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Friday, August 23, 2019  Spokane, Washington  Est. May 19, 1883
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Eye On Boise

CBD oil study reports success; seizures sharply reduced in children with severe epilepsy

Epidiolex, a drug derived from the marijuana plant that’s been tested in research involving children with a severe form of epilepsy – including two dozen children in Idaho who are receiving the drug under a “compassionate use” program – is sharply reducing violent seizures suffered by the children, according to a study published in the New England Journal of Medicine. The drug, whose main ingredient also is known as cannabidiol, cut the median number of monthly convulsive seizures from 12.4 to 5.9 in 52 children with Dravet syndrome who took the medication over a 14-week test period; 56 children using a placebo saw the number of seizures drop only from a median of 14.9 to 14.1 per month.

Gov. Butch Otter vetoed legislation in 2015 that would have allowed Idaho parents of children with intractable epilepsy to treat their children legally with cannabidiol, or CBD oil. Following the veto, he issued an executive order allowing up to 25 carefully screened Idaho children to receive Epidiolex under a compassionate use program. In February, the Idaho Department of Health and Welfare reported that the drug appeared to be helping Idaho kids, and requested expansion of the state program to up to 39 children, to accommodate all those on a waiting list; Otter and lawmakers approved the expansion, at a cost of $128,600 in state funds.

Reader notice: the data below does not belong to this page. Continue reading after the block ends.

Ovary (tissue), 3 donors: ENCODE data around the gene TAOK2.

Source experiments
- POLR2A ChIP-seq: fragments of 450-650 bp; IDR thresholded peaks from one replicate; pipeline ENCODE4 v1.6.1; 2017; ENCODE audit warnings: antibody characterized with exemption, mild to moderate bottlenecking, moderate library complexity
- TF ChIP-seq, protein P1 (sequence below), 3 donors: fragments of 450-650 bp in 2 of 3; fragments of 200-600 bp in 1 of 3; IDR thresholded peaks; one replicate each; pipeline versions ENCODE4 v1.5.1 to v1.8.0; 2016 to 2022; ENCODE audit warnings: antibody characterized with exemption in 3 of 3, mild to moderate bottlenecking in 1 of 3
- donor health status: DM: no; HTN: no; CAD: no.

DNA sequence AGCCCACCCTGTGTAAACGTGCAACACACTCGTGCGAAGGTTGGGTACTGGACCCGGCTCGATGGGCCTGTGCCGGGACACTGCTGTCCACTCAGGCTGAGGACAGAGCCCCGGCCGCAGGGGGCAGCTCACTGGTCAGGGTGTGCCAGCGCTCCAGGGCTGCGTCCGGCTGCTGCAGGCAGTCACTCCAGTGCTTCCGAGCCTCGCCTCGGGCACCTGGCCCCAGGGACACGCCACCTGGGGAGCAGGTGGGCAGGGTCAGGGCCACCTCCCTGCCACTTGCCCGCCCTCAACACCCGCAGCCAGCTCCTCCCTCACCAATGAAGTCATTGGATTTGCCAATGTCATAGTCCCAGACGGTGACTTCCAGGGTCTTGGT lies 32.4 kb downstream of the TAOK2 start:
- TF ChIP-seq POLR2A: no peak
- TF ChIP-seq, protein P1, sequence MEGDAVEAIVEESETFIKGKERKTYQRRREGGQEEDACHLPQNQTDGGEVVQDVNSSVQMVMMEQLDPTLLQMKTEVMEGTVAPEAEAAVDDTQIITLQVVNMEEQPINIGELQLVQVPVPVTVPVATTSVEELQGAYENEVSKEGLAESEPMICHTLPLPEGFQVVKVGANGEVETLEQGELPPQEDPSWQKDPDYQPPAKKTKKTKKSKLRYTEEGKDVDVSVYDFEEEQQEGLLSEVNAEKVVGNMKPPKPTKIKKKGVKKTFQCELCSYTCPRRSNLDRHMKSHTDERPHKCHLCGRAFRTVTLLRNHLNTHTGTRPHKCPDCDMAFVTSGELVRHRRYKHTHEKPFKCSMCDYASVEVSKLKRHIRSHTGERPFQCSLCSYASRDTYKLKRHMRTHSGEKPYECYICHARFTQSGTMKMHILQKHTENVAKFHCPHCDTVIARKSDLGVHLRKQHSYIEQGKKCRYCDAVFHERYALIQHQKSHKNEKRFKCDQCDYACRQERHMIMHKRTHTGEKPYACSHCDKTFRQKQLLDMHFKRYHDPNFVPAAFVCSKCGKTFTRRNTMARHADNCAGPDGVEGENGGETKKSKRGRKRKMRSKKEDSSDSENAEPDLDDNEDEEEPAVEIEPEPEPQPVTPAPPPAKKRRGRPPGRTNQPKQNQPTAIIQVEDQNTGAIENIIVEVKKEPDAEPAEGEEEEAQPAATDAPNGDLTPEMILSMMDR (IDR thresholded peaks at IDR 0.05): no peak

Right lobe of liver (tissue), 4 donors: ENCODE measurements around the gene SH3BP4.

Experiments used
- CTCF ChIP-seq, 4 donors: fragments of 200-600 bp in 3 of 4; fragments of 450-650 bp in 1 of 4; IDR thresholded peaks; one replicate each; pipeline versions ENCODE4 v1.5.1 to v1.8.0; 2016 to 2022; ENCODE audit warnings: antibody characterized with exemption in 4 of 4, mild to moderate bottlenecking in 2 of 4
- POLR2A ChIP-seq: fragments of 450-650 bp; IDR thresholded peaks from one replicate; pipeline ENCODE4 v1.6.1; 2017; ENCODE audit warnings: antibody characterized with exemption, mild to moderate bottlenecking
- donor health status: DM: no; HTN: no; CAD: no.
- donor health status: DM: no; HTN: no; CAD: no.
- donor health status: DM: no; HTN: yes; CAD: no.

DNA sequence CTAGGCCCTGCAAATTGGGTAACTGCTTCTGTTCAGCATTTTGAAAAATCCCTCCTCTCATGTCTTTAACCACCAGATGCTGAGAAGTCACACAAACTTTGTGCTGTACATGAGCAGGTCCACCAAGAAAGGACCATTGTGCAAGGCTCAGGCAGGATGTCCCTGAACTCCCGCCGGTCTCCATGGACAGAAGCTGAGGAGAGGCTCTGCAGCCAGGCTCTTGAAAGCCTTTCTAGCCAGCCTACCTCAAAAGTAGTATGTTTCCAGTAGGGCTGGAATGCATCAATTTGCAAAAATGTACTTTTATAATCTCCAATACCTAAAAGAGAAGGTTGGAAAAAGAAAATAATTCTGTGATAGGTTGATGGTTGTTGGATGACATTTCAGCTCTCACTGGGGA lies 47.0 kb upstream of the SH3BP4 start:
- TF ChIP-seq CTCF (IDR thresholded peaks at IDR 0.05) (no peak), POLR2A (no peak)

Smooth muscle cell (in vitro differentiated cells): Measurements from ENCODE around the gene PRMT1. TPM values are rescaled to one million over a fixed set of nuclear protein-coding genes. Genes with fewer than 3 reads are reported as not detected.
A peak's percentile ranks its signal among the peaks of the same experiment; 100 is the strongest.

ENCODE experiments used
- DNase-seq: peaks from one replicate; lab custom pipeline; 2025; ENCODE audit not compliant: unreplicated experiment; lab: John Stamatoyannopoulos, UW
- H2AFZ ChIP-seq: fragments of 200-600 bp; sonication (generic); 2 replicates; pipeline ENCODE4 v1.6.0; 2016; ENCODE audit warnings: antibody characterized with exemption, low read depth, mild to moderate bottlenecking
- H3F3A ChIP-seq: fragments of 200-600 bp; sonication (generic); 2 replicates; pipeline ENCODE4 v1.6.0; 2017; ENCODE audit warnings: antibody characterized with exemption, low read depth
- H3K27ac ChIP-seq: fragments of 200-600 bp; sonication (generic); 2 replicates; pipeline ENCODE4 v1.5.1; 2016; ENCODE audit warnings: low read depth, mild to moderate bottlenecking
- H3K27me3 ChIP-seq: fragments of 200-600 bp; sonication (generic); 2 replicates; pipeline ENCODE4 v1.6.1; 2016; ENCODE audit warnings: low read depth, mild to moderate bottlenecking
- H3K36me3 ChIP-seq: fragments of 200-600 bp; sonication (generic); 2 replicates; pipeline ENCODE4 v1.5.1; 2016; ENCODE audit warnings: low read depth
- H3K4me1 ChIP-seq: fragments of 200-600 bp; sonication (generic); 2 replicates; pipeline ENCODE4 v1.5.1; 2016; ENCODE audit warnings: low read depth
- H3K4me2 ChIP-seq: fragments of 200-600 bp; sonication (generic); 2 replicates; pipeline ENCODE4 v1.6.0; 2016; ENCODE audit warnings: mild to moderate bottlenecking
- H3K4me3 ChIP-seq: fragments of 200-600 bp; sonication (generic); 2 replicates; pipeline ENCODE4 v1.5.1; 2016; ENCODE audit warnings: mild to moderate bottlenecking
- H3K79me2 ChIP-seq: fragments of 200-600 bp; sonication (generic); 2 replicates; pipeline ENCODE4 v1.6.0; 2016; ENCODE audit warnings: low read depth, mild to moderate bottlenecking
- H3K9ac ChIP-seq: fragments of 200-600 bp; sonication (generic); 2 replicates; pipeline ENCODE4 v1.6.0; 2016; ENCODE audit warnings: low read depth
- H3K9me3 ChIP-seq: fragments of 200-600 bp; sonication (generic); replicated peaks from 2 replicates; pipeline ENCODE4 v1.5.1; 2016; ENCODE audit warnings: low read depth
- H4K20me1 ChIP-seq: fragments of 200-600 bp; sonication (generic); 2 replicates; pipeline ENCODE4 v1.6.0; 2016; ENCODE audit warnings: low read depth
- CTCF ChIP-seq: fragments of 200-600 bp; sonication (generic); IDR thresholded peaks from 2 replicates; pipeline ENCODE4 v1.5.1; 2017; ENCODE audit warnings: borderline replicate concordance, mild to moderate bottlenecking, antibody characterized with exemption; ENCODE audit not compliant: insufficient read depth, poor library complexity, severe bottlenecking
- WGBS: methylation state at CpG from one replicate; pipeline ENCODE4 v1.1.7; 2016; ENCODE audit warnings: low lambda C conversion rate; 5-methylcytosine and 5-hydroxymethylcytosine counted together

All Idaho kids in the program receive the real drug, not a placebo. But the Washington Post reports today that Epidiolex is not available anywhere in the world, except to about 1,500 children who are receiving it from the manufacturer, GW Pharmaceuticals, under compassionate-use rules for Dravet syndrome, a condition that causes ongoing seizures, cognitive problems and risk of early death.

GW Pharmaceuticals CEO Justin Glover told the Post the company plans to submit the drug for approval by the Food and Drug Administration in the middle of this year with the hope that it could be available by prescription in 2018 for children with Dravet and another severe form of epilepsy, Lennox-Gastaut syndrome. The company announced in March 2016 that an earlier stage of the study had shown the drug to be effective. “The important thing for us is that patients like this deserve a pharmaceutical solution,” Glover said; you can read the Post’s full report here. Glover said the firm conducted 18 years of basic research before beginning development of the drug three years ago.

Epidiolex is not psychoactive; it lacks the intoxicating component of marijuana.




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Betsy Z. Russell
Betsy Z. Russell joined The Spokesman-Review in 1991. She currently is a reporter in the Boise Bureau covering Idaho state government and politics, and other news from Idaho's state capital.

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